Apt. Gardening 101: Intro To Growing Fresh Fruits And Veggies In Small Spaces

  |     |   Apartment Living, DIY Projects

Veggie Garden Apartments For Rent Cornelius, NCApt. Gardening 101: Intro To Growing Fresh Fruits And Veggies In Small Spaces


For all the perks of apartment home living, one of the tradeoffs is not having a yard.


Where you can plant a garden.


But that doesn’t mean you can’t have a garden. If you have a balcony or patio you can grow more fruits and vegetables than you can eat. 


Even if your thumb isn’t as green as you’d like it to be, getting a good harvest isn’t as hard as you think. 


We’re going to show you 3 ways you can turn almost any balcony or patio into your own private farmers market.


You’ll need to do two things first:


  • Check the amount of sun your balcony or patio gets. Most plants need at least 5-6 hours of sunlight per day. If you don’t get a lot of sun, here’s some plants that grow well in the shade.
  • Measure the area. You’ll need to know how much space you have to work with before you decide on which type of arrangement is right for you.


Now to the setups:


Setup #1: Container Garden


This one is probably the easiest and will get you the best yields. Container gardening is just another term for growing plants in pots.


First decide what kind of plants you want to grow. Here’s a list of things that do well in containers. Some will do good in small container, some need more room.


When you’ve decided on your plants, you’ll choose what type of pots you want to use. There are a variety of materials they’re made from, including metal, terracotta, stone, plastic and cloth. Some stack and some hang from a rail.


You need to choose soil with good drainage. There are many types of general purpose potting soils that’ll work fine. Some prefer organics but you can look here to learn a bit more.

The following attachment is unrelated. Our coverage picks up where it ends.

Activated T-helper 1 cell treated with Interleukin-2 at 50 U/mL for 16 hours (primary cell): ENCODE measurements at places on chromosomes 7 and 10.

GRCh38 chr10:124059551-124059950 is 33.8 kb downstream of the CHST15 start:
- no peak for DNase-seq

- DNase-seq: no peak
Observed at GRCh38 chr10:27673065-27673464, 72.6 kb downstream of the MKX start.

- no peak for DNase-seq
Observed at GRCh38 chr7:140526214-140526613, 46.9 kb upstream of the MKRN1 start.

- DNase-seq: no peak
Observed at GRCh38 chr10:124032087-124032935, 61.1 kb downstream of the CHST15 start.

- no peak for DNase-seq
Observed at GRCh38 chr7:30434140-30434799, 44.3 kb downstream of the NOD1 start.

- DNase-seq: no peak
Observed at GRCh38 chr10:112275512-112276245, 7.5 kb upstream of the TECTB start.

Then you’ll need to either buy seeds or seedlings. Seeds are a bit more difficult since you have to sprout them. Seedlings are easier because all you have to do is transplant them into the pot, but you get less variety.


Here’s a bit more on the seeds vs. seedlings debate.


Once you’ve got all that, you’re ready to go. So to get you started, look here, here and here for container gardening step-by-step guides.


Setup #2: Raised Bed Garden


A raised bed is similar to a pot in that it’s just a square or rectangular container, sometimes on legs or a platform. Here are some examples. This is a good option if you want to do less bending over.


You’ll do everything the same with the soil and seeds as you’d do for a pot. 


Here’s a great primer on raised bed gardening from The Farmer’s Almanac.


Setup #3: Hanging or Vertical Garden


With a hanging or vertical garden, you can take advantage of unused space on the wall or railings. See some examples here, here and here.


You’ll be gardening vertically and very surprised at what you can get to grow.


Tip: Put something like a tarp underneath it to catch leaks.


Here’s 7 different ways to do a vertical garden.


So that’s it. Three ways you can grow fresh fruits and vegetables on your balcony or patio. All you have to do now is get started and be patient.


The rewards are worth it.


Looking for a stylish new apartment where you can put down some roots? Sailpointe at Lake Norman apartment homes offers you luxury living and lake life. Located on Lake Norman in the happening city of Cornelius, NC, we offer spacious floor plans, premium amenities, an active community and a one-of-a-kind location.


Take our online tour, then schedule a private showing today. Once you experience Sailpointe at Lake Norman, it’s going to take root in your heart.

Comments are closed.